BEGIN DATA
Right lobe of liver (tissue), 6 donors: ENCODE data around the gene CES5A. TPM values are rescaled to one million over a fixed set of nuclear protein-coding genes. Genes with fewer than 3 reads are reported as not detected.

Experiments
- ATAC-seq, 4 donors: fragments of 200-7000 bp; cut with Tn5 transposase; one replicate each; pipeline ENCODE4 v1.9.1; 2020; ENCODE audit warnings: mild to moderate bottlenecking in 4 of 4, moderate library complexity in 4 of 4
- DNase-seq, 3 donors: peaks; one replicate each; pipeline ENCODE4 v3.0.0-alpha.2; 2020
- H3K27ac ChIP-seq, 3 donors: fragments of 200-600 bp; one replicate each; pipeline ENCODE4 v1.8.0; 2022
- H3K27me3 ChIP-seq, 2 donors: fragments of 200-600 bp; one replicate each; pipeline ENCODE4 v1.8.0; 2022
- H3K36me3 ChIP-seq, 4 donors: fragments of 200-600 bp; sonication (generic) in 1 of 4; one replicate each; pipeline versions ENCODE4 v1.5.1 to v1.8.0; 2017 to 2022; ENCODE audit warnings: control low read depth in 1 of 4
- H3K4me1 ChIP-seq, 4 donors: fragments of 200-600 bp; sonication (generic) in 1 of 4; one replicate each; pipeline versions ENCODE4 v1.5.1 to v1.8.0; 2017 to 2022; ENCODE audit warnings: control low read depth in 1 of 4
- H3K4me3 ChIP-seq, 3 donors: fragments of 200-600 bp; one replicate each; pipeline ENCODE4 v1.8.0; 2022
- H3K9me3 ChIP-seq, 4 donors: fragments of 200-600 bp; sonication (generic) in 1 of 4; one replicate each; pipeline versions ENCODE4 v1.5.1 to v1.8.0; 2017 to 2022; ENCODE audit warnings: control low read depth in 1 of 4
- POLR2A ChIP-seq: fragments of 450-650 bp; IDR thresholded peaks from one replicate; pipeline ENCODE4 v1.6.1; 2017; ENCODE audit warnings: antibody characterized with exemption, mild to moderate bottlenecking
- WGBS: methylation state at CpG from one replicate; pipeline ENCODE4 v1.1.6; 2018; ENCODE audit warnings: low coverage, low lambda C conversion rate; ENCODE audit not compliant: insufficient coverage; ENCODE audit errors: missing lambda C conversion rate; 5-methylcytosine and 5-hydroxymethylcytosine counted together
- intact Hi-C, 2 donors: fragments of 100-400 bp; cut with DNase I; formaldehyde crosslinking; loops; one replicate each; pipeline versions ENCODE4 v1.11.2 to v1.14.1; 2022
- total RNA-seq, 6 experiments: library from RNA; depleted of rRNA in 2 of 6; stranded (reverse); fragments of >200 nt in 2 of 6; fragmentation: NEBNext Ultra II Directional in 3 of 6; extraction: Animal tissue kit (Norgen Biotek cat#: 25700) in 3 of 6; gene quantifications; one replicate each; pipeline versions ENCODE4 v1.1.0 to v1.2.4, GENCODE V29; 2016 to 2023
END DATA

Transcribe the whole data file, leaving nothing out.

Right lobe of liver (tissue), 6 donors: ENCODE data around the gene CES5A. TPM values are rescaled to one million over a fixed set of nuclear protein-coding genes. Genes with fewer than 3 reads are reported as not detected.

Experiments
- ATAC-seq, 4 donors: fragments of 200-7000 bp; cut with Tn5 transposase; one replicate each; pipeline ENCODE4 v1.9.1; 2020; ENCODE audit warnings: mild to moderate bottlenecking in 4 of 4, moderate library complexity in 4 of 4
- DNase-seq, 3 donors: peaks; one replicate each; pipeline ENCODE4 v3.0.0-alpha.2; 2020
- H3K27ac ChIP-seq, 3 donors: fragments of 200-600 bp; one replicate each; pipeline ENCODE4 v1.8.0; 2022
- H3K27me3 ChIP-seq, 2 donors: fragments of 200-600 bp; one replicate each; pipeline ENCODE4 v1.8.0; 2022
- H3K36me3 ChIP-seq, 4 donors: fragments of 200-600 bp; sonication (generic) in 1 of 4; one replicate each; pipeline versions ENCODE4 v1.5.1 to v1.8.0; 2017 to 2022; ENCODE audit warnings: control low read depth in 1 of 4
- H3K4me1 ChIP-seq, 4 donors: fragments of 200-600 bp; sonication (generic) in 1 of 4; one replicate each; pipeline versions ENCODE4 v1.5.1 to v1.8.0; 2017 to 2022; ENCODE audit warnings: control low read depth in 1 of 4
- H3K4me3 ChIP-seq, 3 donors: fragments of 200-600 bp; one replicate each; pipeline ENCODE4 v1.8.0; 2022
- H3K9me3 ChIP-seq, 4 donors: fragments of 200-600 bp; sonication (generic) in 1 of 4; one replicate each; pipeline versions ENCODE4 v1.5.1 to v1.8.0; 2017 to 2022; ENCODE audit warnings: control low read depth in 1 of 4
- POLR2A ChIP-seq: fragments of 450-650 bp; IDR thresholded peaks from one replicate; pipeline ENCODE4 v1.6.1; 2017; ENCODE audit warnings: antibody characterized with exemption, mild to moderate bottlenecking
- WGBS: methylation state at CpG from one replicate; pipeline ENCODE4 v1.1.6; 2018; ENCODE audit warnings: low coverage, low lambda C conversion rate; ENCODE audit not compliant: insufficient coverage; ENCODE audit errors: missing lambda C conversion rate; 5-methylcytosine and 5-hydroxymethylcytosine counted together
- intact Hi-C, 2 donors: fragments of 100-400 bp; cut with DNase I; formaldehyde crosslinking; loops; one replicate each; pipeline versions ENCODE4 v1.11.2 to v1.14.1; 2022
- total RNA-seq, 6 experiments: library from RNA; depleted of rRNA in 2 of 6; stranded (reverse); fragments of >200 nt in 2 of 6; fragmentation: NEBNext Ultra II Directional in 3 of 6; extraction: Animal tissue kit (Norgen Biotek cat#: 25700) in 3 of 6; gene quantifications; one replicate each; pipeline versions ENCODE4 v1.1.0 to v1.2.4, GENCODE V29; 2016 to 2023